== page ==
To assert that secular humanism allows a view of ourselves as “commodities with a price tag” is about as misguided a statement as can be made about the humanist point of view (“The Sebelius savings plan,” Comment & Analysis, Wednesday).
There is no part of humanism that would lend itself to the idea that people are to be seen as having a “date of manufacture” and “an expiration date.” Humanism rejects supernaturalism in its effort to help people lead ethical lives of personal fulfillment that aspire to the greater good of humanity.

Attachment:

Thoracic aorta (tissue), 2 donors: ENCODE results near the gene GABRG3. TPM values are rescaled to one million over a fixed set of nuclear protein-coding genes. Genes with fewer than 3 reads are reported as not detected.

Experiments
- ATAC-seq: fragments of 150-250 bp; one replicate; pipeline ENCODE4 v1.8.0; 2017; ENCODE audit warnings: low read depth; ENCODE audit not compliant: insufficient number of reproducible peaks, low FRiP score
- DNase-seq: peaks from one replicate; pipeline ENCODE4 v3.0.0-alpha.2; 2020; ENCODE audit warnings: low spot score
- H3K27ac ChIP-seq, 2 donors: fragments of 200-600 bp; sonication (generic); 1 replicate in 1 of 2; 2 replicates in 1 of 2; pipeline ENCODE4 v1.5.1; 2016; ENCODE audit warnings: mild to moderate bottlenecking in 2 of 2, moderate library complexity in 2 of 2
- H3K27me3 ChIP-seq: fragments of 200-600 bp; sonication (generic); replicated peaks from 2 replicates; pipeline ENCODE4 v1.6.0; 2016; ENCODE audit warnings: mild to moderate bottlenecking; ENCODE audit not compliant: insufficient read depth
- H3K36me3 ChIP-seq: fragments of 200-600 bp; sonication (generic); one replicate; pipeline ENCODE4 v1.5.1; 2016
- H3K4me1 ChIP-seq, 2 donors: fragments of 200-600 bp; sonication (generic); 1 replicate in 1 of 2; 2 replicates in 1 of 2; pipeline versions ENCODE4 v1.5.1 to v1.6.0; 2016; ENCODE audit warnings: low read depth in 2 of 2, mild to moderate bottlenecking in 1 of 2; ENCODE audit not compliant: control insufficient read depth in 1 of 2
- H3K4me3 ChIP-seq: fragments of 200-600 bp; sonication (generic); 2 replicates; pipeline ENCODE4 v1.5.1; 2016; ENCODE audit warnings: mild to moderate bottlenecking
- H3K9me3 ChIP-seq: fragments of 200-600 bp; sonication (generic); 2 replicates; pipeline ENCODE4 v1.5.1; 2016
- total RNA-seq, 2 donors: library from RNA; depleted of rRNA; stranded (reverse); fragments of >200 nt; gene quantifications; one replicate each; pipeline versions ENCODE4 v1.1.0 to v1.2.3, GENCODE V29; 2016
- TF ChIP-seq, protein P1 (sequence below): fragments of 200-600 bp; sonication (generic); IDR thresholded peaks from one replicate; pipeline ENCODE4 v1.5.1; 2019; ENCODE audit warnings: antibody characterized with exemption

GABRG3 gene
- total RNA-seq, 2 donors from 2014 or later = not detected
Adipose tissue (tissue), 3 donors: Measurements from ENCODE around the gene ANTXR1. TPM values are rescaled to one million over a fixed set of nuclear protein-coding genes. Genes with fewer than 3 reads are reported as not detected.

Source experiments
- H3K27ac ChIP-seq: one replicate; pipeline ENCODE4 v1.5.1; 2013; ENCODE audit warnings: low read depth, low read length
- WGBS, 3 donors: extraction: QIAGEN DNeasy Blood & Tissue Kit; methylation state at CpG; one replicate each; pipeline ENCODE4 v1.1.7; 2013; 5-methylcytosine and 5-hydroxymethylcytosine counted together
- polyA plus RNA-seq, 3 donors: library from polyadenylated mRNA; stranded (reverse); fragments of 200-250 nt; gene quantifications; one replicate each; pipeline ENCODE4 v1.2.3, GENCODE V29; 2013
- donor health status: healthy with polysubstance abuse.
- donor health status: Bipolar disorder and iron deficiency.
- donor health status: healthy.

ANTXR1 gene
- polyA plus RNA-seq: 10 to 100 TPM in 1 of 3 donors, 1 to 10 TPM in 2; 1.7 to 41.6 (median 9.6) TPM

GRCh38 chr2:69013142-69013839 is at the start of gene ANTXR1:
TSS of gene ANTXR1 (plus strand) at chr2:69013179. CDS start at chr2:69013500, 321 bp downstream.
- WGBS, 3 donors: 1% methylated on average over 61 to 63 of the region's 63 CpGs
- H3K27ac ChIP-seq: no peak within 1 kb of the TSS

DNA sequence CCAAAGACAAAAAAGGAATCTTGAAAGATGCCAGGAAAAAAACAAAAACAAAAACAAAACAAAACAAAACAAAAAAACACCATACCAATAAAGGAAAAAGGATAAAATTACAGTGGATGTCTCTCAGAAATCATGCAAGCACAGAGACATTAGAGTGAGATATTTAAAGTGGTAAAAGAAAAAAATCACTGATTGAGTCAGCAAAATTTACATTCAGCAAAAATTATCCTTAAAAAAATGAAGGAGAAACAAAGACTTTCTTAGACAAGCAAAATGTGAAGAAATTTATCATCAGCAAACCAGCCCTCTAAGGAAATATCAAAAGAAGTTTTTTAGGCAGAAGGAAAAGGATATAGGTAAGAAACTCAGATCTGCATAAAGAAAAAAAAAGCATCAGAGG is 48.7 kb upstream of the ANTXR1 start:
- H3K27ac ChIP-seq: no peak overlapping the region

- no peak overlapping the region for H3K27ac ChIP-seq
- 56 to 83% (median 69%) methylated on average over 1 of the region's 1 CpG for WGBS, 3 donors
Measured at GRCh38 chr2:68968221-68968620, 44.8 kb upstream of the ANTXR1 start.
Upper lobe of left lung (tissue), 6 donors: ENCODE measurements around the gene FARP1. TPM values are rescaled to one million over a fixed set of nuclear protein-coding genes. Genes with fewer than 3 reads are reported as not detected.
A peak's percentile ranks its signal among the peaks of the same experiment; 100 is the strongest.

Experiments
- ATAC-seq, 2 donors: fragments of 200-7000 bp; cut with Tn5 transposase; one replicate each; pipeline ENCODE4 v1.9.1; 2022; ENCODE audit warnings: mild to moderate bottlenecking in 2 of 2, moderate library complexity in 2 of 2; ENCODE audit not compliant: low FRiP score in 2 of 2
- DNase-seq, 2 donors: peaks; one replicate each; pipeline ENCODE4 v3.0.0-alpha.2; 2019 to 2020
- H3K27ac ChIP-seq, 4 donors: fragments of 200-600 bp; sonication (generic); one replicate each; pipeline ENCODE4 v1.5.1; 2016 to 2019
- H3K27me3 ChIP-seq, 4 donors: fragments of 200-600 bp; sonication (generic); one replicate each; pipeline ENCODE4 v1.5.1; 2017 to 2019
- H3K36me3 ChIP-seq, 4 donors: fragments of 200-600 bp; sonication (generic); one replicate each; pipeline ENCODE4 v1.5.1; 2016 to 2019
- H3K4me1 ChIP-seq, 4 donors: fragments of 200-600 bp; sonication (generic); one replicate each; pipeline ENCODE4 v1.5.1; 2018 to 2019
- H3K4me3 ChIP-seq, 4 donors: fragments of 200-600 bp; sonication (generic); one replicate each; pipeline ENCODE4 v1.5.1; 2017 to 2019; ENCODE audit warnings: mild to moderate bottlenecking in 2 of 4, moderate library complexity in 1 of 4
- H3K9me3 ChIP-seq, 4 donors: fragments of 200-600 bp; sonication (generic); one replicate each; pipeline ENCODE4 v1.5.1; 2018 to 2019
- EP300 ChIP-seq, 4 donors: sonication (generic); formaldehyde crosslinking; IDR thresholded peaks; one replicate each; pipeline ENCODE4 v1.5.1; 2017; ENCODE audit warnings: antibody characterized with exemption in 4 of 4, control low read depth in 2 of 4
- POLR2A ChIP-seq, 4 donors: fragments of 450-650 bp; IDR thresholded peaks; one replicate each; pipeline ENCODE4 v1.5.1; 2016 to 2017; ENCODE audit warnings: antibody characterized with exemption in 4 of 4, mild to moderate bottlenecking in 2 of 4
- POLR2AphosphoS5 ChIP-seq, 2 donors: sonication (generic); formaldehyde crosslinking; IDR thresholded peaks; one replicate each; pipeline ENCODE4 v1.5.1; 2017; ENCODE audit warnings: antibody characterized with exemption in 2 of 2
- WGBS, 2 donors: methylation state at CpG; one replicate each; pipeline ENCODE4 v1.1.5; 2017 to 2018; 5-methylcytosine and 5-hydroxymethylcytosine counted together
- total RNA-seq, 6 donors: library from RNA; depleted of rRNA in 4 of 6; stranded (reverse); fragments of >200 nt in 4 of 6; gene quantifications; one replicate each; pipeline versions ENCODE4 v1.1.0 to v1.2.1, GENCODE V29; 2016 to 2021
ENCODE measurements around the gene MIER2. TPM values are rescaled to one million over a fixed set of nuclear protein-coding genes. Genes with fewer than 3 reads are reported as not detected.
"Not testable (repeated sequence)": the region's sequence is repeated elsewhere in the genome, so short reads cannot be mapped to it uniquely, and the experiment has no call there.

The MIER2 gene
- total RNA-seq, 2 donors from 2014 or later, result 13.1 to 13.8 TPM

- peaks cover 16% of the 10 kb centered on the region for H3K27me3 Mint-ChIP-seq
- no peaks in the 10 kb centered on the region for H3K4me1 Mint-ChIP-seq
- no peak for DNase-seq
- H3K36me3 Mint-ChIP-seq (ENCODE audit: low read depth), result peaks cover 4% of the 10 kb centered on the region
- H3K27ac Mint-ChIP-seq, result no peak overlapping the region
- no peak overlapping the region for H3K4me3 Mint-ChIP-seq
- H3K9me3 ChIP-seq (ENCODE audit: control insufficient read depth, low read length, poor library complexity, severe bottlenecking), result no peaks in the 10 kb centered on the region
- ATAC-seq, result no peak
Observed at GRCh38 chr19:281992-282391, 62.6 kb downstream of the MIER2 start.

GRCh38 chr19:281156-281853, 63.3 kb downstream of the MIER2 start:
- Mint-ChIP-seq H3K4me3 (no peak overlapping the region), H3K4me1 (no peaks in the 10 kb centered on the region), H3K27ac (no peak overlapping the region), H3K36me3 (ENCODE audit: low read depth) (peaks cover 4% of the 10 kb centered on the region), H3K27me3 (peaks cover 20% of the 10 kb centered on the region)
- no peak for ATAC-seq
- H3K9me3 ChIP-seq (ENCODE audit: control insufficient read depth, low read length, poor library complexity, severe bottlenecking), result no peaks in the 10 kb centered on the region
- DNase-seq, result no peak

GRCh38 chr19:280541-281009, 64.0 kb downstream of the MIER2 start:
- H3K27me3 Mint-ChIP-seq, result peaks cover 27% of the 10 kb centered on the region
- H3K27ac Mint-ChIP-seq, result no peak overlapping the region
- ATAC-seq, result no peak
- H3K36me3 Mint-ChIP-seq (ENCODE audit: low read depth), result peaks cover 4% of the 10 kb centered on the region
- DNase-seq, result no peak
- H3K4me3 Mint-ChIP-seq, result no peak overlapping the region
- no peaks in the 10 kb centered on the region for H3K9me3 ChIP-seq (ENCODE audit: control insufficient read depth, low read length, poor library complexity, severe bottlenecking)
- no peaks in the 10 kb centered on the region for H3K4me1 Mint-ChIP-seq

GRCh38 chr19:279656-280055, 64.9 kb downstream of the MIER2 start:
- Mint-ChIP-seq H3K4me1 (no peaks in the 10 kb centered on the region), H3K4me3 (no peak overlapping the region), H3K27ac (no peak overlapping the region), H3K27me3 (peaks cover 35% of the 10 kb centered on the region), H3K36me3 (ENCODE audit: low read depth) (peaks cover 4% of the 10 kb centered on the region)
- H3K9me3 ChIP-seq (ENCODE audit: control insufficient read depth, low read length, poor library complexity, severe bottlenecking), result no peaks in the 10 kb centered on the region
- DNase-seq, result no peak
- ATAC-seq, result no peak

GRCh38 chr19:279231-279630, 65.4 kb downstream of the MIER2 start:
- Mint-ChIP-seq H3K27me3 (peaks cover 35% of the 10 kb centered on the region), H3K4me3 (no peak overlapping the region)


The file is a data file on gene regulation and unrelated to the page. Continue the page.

“Guided by reason, inspired by compassion and informed by experience” is a common statement about humanism, and it gives all of us a permanently open door to discovering what it is to be human and how to build a society that gives us all the most we can get from life. Just ask any humanist.
Original from Washington Times found here.